Absolutely. And it’s fun to see Celia, who I’ve seen for so long in so many roles, take on a leading film role.

Isn’t it great? I worked with her first on the Albert Finney film, The Gathering Storm, where he played Churchill, and she was so good in that. I thought from that moment on, she should be playing leads, not supporting parts. I’m very pleased, and I hope this will change her career a bit, because she deserves it.

She’s in this television series here in America called “Better Things.” She’s not in every episode, but when she pops up, I’m glued to her.

She told me she had to get her clothes off in one episode, to get naked. She’s a very wonderfully mad lady. She really is not dissimilar to Bif in real life. In fact, when I was going around to talk to her about the script early on, she went to make a cup of tea, she came back and found me photographing the floor of her living room and her desk. I said, “Sorry, Celia. I’m just taking reference of how untidy one human being can be to use for your character.” I know her very well. All of those things she is. In fact, she did say, “Don’t move anything, because I’ll never know where to find it.” That’s where that line came from.

As you say, this film isn’t necessarily about dance specifically, but it’s in there, and there are a couple of really fun musical numbers. Did you make any adjustments in shooting those numbers? There are several schools of thought about directing dancers.

I made more emotional adjustments. We decided very early on that we had to strike a very specific note with the dancing, because we could have used doubles, we could have had close ups of incredibly talented people, we could have used face replacement. I felt that we had to sail a very careful line between them being good enough to be invited to Rome but not so amazing that you stop believing them as ordinary people that you would know from your own street at home. I’m not sure we’ve achieved it for everybody, but it was very much considered.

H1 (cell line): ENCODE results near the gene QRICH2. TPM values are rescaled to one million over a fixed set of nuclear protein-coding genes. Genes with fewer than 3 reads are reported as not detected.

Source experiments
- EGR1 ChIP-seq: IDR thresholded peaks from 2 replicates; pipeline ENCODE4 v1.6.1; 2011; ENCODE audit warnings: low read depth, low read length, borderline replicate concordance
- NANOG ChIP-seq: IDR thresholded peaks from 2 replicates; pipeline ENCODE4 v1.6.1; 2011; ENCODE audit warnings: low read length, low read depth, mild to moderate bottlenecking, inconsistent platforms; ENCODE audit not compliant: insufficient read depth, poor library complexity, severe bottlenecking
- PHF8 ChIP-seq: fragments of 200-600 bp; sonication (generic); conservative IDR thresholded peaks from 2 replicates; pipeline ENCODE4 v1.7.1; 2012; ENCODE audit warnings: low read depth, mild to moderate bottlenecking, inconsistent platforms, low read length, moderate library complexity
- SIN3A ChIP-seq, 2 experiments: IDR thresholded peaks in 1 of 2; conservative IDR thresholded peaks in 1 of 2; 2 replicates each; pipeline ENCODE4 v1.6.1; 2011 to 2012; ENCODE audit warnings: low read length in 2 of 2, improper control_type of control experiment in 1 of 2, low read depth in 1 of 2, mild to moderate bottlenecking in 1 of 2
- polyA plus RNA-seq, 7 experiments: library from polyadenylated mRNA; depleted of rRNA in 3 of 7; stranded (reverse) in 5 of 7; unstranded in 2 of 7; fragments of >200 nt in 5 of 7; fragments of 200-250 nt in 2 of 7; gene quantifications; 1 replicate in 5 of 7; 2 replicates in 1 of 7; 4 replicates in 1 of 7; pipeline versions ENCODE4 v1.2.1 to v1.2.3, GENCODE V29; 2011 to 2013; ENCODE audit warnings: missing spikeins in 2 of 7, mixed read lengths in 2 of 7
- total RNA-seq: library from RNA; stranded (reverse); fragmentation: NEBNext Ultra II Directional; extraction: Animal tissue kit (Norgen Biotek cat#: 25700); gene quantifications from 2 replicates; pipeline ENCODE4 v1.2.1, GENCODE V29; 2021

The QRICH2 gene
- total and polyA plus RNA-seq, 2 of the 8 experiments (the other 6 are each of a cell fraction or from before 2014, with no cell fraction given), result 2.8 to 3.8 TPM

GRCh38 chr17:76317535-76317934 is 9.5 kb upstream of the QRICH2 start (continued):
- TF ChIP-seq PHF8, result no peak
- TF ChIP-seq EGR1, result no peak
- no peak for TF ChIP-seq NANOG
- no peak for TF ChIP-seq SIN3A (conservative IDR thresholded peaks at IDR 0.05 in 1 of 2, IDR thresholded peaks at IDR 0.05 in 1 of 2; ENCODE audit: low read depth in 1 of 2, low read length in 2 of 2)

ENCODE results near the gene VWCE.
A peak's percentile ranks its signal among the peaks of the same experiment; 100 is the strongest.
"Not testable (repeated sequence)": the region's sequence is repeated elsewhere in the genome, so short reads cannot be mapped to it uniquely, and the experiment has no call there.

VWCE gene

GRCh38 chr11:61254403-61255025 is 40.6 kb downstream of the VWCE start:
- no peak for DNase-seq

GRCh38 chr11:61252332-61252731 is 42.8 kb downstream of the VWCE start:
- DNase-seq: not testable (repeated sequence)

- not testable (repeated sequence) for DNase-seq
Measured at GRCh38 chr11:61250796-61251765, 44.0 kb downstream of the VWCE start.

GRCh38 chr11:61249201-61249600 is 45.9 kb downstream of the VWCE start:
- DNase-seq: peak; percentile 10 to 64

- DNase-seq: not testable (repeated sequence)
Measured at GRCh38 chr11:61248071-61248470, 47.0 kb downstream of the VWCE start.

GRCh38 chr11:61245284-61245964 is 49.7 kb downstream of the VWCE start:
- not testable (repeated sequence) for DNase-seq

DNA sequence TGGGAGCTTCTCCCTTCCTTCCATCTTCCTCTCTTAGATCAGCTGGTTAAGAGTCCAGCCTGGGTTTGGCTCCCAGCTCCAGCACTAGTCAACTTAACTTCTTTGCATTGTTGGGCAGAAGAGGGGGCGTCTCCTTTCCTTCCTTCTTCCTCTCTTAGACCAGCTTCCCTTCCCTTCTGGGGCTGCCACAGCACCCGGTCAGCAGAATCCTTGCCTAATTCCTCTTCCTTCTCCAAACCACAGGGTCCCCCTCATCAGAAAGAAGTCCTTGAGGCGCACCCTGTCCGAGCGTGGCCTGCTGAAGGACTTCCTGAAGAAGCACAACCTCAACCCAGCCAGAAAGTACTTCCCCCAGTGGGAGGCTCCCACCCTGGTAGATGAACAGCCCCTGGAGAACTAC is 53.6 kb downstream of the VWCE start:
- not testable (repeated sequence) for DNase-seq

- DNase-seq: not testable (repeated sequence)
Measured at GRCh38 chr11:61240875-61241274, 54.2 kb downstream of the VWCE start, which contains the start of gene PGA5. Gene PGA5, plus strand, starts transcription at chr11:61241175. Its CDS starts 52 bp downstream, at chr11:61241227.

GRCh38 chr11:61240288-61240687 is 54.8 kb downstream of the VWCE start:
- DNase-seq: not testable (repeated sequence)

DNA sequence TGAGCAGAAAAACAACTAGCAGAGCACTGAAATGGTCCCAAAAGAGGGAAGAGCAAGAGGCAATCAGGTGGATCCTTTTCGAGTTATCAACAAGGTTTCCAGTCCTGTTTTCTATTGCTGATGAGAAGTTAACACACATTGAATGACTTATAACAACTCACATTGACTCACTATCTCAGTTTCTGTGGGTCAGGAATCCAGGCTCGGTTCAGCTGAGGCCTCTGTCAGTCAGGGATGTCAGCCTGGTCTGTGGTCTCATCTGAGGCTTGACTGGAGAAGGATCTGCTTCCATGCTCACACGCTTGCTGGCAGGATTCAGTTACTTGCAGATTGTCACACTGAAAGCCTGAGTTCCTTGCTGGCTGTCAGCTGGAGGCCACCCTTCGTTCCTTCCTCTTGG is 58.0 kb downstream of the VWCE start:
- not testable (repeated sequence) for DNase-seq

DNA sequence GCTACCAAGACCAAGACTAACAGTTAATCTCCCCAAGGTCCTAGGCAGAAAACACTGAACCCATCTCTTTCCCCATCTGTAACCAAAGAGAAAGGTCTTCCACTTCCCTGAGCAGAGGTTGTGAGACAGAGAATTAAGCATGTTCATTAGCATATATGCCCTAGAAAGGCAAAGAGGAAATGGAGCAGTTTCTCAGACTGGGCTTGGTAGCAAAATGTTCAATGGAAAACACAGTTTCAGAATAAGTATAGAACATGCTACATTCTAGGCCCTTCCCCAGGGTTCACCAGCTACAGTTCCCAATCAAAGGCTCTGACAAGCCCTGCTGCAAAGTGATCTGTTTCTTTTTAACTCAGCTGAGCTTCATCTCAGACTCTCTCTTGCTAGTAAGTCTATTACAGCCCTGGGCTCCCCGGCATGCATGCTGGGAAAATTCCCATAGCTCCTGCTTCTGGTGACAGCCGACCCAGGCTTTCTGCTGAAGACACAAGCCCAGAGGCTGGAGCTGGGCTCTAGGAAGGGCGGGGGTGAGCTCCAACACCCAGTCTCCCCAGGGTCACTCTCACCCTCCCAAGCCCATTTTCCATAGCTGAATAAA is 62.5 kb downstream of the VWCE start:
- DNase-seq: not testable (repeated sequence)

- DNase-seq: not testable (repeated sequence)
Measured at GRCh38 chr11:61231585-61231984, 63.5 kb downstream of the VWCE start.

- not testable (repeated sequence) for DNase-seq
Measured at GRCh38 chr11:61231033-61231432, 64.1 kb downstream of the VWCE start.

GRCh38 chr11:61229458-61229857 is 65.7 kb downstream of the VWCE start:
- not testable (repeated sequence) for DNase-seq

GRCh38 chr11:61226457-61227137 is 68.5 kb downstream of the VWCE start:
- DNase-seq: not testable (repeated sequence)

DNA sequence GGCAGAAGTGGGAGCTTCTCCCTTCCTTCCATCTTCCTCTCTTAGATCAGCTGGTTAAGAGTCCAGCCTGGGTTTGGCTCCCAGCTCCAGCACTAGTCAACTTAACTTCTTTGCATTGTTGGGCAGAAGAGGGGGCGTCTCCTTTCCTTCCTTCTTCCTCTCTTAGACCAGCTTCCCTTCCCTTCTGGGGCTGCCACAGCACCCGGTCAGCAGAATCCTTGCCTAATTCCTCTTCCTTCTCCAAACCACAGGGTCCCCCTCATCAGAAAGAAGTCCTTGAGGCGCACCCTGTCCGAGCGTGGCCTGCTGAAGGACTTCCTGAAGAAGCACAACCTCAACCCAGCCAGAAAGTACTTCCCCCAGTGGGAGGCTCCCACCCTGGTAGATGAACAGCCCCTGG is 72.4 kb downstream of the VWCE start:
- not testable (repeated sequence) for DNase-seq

There were some other decisions. I decided very much in the Rome sequence that we should really only see it from the audience’s point of view, except when there was a narrative on stage, for example when Celia starts to faint, we then cut onto the stage with the actors watching what’s happening. But for the rest of the time, you’re always from the audience’s point of view. I don’t know if I broke any new ground, and I don’t know if I’ll get hired to direct a dance musical, but it was interesting learning curve.

The age of the characters is almost superfluous. It’s not really addressed in the film; it’s not the butt of any of the jokes. Was that important to you?

If you’re the age I am, I know that the joke is that people forget where things are. Definitely as you get older, you forget. I go upstairs to get something from the bedroom and by the time I’ve got to the bedroom, I forgot what I’ve got to get. Most young people don’t do that. There are certain things in there—when she finds her phone in the tumble dryer, that’s based on my wife, because she actually did that and does it all the time, not always in the dryer, but she does it in other ways. Her glasses are usually on her head when she’s asking me, “Have you seen my glasses?” Jokes about old people are there, but hopefully they’re done in a way that they don’t seem too silly and too repetitive. But no one talks about aches and pains and groans; they just get on with stuff, which is what we all try and do at my age.

At the same time, these characters have clearly lived full lives. It’s not like we don’t know that they’re older. I’m guessing that people who are older don’t talk about being old day after day, they just live their lives.

We have a thing at our house when we have a dinner party with my contemporaries: you are not allowed to talk about illness, because it can dominate the conversation when you’re old. That’s the only thing that old people tend to do talk about, but otherwise they’re young people with creaky bodies. They do everything a bit slower and not quite as well as young people, but that’s.

Richard, thank you so much. It was great to talk to you.

It was a real pleasure. It was good to talk to you. You asked me some great questions. Thank you so much. Have a lovely day.
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Steve Prokopy

Steve Prokopy is chief film critic for the Chicago-based arts outlet Third Coast Review. For nearly 20 years, he was the Chicago editor for Ain’t It Cool News, where he contributed film reviews and filmmaker/actor interviews under the name “Capone.” Currently, he’s a frequent contributor at /Film ( and Backstory Magazine. He is also the public relations director for Chicago's independently owned Music Box Theatre, and holds the position of Vice President for the Chicago Film Critics Association. In addition, he is a programmer for the Chicago Critics Film Festival, which has been one of the city's most anticipated festivals since 2013.